Pan Am Flies the Plasticky Skies
The brilliance of Mad Men is that it knows it’s selling us a faulty bill of goods. Don Draper’s looks, style and cast-iron liver are all Madison Avenue illusion, a performance dreamed up as a gateway to a better, blonder life by poor war coward Dick Whitman. This fall, in typical fashion, the major networks have missed the joke entirely, serving up two hourlong, sixties-set knock-offs that mistake the sizzle for the steak. Both NBC’s dire The Playboy Club and ABC’s Pan Am drape themselves in easily recognizable signifiers — bunny costumes for the former, wing lapel-pins and pillbox hats for the latter — rather than doing the hard work of creating human beings who are more than the sum of their drinks.
So, yes, there are plenty of problems with Pan Am, which embarked last night (and achieved an impressive cruising altitude), but it’s of note that not one of the problems is wearing an impossibly pressed stewardess suit. Kelli Garner is well-cast as a no-nonsense, martini-shaking Jane Bond. As her younger sister Laura, Australian mannequin Margot Robbie is sufficiently wide-eyed. Christina Ricci’s involvement in this whole plasticky affair still rankles — whither Wednesday?!? — but her bug-eyed intensity brings a frisson of danger to an otherwise toothless hour. One can’t help but shake the feeling she’s the real spy here, a double-agent under deep cover from a better, more interesting program. (I can’t be the only one who kept forgetting she was flying to the U.K. for work and not a Sisters of Mercy concert.) Best of the lot is Karine Vanasse as Colette, a frantic Frenchwoman who made the rookie mistake of one night standing with the wrong random white guy in a fedora. (One should forgive her: there are an awful lot of them.) While much of the well-coiffed cast appear trapped in a glass tube of no emotion, there’s a winking inner life peeking out of the edges of Colette’s powder-blue persona: When she seduces a married man in Rome we believe it, when she later serves him a drink we understand how much she’d rather throw it in his face.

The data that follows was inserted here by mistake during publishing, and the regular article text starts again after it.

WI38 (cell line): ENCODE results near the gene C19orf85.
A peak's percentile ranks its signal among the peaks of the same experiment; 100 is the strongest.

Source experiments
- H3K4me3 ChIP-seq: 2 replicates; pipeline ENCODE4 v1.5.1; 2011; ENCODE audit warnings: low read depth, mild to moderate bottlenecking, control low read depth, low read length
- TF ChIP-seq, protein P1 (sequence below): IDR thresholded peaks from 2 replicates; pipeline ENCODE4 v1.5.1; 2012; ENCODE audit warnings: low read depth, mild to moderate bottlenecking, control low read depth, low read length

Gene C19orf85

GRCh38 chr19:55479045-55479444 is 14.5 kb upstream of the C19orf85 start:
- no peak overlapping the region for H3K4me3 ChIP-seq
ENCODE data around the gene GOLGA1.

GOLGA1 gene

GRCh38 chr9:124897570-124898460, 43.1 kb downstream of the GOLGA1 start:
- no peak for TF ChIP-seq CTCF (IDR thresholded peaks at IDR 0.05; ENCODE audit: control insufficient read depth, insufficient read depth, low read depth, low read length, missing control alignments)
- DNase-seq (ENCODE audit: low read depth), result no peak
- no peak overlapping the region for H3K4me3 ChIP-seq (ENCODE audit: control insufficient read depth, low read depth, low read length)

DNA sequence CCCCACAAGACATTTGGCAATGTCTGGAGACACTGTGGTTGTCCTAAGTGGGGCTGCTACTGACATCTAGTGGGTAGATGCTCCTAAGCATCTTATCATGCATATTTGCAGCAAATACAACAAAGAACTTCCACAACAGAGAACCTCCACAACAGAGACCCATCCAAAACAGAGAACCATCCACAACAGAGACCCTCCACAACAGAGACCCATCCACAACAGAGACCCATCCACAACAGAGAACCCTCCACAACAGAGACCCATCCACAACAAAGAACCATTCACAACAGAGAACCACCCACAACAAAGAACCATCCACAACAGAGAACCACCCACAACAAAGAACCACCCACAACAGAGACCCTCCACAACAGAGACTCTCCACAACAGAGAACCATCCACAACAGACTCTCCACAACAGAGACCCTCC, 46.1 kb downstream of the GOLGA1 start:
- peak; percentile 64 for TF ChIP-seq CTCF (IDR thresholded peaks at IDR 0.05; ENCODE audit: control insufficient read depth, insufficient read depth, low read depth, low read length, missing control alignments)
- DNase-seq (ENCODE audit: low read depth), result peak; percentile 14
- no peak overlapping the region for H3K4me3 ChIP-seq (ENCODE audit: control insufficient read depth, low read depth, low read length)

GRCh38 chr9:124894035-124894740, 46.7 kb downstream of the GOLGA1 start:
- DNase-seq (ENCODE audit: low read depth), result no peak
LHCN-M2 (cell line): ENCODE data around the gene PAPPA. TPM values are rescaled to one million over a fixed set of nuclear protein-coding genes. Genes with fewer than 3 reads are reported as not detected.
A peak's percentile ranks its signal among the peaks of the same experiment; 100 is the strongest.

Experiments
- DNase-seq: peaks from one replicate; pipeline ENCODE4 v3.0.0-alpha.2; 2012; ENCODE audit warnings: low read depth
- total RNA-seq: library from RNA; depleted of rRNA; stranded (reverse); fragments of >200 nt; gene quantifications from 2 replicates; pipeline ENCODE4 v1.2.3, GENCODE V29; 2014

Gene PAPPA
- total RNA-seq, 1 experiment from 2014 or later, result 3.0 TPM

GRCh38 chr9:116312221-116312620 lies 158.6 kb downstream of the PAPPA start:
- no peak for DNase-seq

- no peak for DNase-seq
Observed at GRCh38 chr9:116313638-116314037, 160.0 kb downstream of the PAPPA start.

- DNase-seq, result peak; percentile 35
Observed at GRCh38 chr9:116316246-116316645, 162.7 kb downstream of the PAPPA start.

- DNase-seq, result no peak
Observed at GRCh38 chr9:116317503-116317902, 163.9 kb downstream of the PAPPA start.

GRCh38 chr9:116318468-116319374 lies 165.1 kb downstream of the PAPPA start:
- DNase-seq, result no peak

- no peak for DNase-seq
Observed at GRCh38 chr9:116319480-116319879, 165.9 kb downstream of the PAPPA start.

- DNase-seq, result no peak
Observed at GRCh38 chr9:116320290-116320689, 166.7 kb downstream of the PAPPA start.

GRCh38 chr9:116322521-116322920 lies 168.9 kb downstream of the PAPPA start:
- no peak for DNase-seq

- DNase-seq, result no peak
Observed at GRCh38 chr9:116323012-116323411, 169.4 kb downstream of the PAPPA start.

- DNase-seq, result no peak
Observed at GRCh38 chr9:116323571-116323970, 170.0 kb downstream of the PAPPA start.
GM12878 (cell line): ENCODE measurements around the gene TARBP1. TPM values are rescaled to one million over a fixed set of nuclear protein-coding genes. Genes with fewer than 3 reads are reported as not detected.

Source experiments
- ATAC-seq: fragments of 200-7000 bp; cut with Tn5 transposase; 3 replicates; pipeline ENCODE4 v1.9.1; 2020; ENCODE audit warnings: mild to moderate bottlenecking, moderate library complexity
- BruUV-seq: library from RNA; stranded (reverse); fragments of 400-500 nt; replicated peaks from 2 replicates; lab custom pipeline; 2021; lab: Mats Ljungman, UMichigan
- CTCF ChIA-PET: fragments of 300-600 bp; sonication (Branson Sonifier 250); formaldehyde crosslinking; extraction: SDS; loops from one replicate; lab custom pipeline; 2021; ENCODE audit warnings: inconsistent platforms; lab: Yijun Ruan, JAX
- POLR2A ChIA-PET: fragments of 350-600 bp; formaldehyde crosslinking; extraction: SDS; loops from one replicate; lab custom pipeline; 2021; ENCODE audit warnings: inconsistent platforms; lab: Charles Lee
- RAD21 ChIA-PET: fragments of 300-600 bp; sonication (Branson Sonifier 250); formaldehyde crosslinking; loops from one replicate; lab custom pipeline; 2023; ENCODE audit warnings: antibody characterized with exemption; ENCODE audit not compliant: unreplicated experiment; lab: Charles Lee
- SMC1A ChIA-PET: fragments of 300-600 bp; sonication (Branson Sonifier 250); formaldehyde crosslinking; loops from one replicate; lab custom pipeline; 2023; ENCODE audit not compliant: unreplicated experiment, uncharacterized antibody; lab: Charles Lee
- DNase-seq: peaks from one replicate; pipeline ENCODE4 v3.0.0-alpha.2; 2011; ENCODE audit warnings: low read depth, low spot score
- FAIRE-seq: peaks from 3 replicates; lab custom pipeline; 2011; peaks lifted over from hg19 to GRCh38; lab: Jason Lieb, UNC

These four performances alone make Pan Am instantly better than The Playboy Club, its dim doppelganger. Credit also goes to veteran TV director Tommy Schlamme who treats the Fantasyland material — Pan Am’s sixties are wild whirlwind of female empowerment, dime-store espionage and the workaday problems of unfettered, blemish-free caucasions — as the unreality it is: Even the obvious CGI-sheen on nearly everything (including leading slab Mike Vogel’s blinding incisors) can’t dim the show’s Champagne-bubbly spirit. And, unlike Playboy’s cramped, claustrophobic intrigue, at least Pan Am takes us somewhere. If anything it leaves you jetlagged: In one hour we zip from a boho Epcot vision of Greenwich village (where Ricci’s soon-to-be-ex listens to jazz and confuses Marx with Hegel) via helicopter to Idlewild Airport, and then, via flashback, to a ruined suburban wedding, an Italian idyll populated entirely by the extended family of Luigi Risotto, and, hilariously, the Bay of Pigs where Captain Ken proposes to his Stewardess Barbie while a gaggle of dark-skinned extras clap happily and incoherently in the background.
If anyone has reason to run like this, we’re told, it’s Robbie’s Laura who has only just recently escaped the yoke of her supermodel looks and fancy wedding plans to follow her big sis into the female-friendly skies. Of course, at this early stage we’re not really allowed to understand Laura as anything more than a big beautiful kid, a waify naif who is already featured on the covers of more magazines than she’s managed to offer to passengers. Even her sister recognizes Laura as an empty vessel soon to be filled with the hopes and dreams of an audience. “It’s not you, it’s the promise of you,” Kate explains about the impromptu Life magazine cover model — just after discovering the cartoonish Russkie whose passport she nobly swiped onboard is actually a brooding hunk of English Stilton. And that promise is what just might keep us watching, even as the cheese at times appears overwhelming. Obviously the show has added the spy angle to broaden the world beyond the zero stakes of commercial air travel but for now it feels as forced as Ricci’s good cheer. (Her “Better buckle up: adventure calls,” had us reaching for the barf bag. And our The Opposite of Sex DVD.) Better to focus on the far-flung froth, and revel in a time when airplanes served caviar, liquids were allowed on carry-ons — especially if they were Grand Cru, and the worryingly tiny Christina Ricci was required to wear a girdle in public.